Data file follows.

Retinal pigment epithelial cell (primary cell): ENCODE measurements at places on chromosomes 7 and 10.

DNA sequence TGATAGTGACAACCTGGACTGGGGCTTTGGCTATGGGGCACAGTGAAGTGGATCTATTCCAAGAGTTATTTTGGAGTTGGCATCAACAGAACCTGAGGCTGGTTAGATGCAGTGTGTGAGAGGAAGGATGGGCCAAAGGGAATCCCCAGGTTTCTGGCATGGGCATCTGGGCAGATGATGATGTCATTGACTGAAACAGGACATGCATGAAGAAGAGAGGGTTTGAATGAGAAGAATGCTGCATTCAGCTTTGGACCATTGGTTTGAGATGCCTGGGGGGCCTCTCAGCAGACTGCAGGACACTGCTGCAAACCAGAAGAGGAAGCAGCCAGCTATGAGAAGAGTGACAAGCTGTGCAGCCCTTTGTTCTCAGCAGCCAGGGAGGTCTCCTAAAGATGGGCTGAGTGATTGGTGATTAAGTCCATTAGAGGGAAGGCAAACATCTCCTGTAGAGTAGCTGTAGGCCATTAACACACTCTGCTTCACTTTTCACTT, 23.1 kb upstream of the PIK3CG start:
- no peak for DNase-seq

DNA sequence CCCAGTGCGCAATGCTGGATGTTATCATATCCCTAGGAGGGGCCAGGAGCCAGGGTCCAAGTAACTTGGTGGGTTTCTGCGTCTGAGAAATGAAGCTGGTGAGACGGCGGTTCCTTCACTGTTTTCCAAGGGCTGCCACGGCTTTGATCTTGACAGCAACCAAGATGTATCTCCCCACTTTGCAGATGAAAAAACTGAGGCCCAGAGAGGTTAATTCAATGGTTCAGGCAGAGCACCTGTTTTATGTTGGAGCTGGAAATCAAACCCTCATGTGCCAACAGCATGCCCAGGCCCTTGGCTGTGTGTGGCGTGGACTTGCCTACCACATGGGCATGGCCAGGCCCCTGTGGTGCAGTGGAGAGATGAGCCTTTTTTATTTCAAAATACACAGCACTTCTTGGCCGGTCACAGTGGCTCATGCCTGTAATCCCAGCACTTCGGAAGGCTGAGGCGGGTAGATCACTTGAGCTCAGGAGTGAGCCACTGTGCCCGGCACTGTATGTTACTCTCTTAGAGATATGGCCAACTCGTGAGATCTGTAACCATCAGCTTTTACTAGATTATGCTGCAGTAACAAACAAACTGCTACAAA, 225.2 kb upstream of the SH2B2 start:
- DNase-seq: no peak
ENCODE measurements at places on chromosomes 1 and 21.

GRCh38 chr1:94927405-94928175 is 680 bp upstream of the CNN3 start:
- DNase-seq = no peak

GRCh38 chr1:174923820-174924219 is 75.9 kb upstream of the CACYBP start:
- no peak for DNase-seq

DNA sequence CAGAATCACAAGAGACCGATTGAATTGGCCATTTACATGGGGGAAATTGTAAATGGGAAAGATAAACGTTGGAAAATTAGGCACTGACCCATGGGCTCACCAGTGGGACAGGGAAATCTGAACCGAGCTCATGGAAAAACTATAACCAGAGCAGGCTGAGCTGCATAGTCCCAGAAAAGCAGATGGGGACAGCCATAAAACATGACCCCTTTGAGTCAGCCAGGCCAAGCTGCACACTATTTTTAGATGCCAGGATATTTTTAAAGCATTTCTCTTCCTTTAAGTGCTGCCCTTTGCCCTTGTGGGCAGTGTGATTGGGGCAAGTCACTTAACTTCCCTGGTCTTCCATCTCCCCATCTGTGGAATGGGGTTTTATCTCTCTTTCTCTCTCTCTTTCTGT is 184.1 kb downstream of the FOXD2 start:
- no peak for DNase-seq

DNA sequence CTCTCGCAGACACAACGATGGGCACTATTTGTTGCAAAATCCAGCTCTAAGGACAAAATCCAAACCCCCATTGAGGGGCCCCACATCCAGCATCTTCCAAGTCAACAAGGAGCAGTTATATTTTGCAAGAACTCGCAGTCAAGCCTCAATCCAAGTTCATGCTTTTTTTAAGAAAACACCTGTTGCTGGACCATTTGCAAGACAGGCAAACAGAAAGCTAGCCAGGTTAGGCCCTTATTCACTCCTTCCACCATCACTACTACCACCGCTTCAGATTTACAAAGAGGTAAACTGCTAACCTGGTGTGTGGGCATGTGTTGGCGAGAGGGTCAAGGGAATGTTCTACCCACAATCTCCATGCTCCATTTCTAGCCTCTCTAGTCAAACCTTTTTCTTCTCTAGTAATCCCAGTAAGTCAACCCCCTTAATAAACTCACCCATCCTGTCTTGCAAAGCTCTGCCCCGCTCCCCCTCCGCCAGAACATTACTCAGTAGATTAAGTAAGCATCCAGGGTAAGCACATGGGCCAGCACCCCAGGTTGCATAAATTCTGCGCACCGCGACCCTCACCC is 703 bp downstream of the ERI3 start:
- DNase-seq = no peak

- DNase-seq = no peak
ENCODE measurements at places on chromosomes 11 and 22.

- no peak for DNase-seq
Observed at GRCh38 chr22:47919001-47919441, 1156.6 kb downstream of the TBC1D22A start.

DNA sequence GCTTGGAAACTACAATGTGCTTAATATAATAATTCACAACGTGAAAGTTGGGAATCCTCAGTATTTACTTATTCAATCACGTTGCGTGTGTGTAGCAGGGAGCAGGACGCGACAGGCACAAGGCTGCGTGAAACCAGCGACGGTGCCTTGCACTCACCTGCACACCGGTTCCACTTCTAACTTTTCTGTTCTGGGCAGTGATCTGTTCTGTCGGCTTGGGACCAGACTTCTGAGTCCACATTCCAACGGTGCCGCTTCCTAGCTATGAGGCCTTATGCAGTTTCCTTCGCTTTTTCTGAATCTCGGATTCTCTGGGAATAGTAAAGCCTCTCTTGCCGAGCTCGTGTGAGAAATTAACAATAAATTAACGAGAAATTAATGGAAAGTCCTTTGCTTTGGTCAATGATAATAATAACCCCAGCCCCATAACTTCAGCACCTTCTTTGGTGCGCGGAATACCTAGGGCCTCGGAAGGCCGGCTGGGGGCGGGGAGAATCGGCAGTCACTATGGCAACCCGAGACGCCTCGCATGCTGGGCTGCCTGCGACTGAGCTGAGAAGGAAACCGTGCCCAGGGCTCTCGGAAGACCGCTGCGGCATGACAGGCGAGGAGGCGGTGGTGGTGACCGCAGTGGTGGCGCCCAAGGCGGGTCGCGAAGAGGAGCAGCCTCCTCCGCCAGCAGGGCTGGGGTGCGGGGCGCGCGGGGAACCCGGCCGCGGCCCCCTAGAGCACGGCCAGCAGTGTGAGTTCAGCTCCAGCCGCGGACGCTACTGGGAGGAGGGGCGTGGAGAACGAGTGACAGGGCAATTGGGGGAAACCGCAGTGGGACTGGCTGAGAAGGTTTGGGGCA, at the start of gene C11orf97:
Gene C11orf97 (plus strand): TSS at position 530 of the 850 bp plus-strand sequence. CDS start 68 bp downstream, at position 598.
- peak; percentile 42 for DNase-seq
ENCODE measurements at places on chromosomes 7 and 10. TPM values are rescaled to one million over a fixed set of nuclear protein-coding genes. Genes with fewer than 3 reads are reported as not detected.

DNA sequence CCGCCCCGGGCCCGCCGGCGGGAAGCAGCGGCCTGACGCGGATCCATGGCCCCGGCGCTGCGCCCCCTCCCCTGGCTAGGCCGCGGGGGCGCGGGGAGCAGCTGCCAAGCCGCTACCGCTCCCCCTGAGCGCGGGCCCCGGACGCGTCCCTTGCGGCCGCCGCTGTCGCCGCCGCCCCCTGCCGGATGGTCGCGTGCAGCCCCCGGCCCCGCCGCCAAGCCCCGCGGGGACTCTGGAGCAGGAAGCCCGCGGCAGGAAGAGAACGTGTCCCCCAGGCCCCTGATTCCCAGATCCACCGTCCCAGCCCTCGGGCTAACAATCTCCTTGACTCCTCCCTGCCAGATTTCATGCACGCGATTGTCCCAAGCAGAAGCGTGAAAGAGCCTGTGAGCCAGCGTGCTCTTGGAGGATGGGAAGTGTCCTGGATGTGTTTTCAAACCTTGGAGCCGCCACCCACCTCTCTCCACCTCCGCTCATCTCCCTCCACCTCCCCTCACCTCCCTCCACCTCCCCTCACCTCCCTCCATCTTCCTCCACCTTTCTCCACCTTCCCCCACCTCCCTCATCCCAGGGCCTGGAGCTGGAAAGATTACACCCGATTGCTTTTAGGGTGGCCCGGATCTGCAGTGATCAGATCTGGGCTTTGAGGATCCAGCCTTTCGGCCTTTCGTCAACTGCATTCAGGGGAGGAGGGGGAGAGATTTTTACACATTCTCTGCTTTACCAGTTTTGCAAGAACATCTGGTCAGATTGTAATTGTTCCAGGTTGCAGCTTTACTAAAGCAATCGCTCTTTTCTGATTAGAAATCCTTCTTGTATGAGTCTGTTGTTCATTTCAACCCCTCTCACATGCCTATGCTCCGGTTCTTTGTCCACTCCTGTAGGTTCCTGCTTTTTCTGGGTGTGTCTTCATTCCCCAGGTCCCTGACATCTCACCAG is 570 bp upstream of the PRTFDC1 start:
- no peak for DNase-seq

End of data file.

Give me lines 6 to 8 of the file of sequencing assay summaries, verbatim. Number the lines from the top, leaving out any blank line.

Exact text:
ENCODE measurements at places on chromosomes 1 and 21.

GRCh38 chr1:94927405-94928175 is 680 bp upstream of the CNN3 start:
- DNase-seq = no peak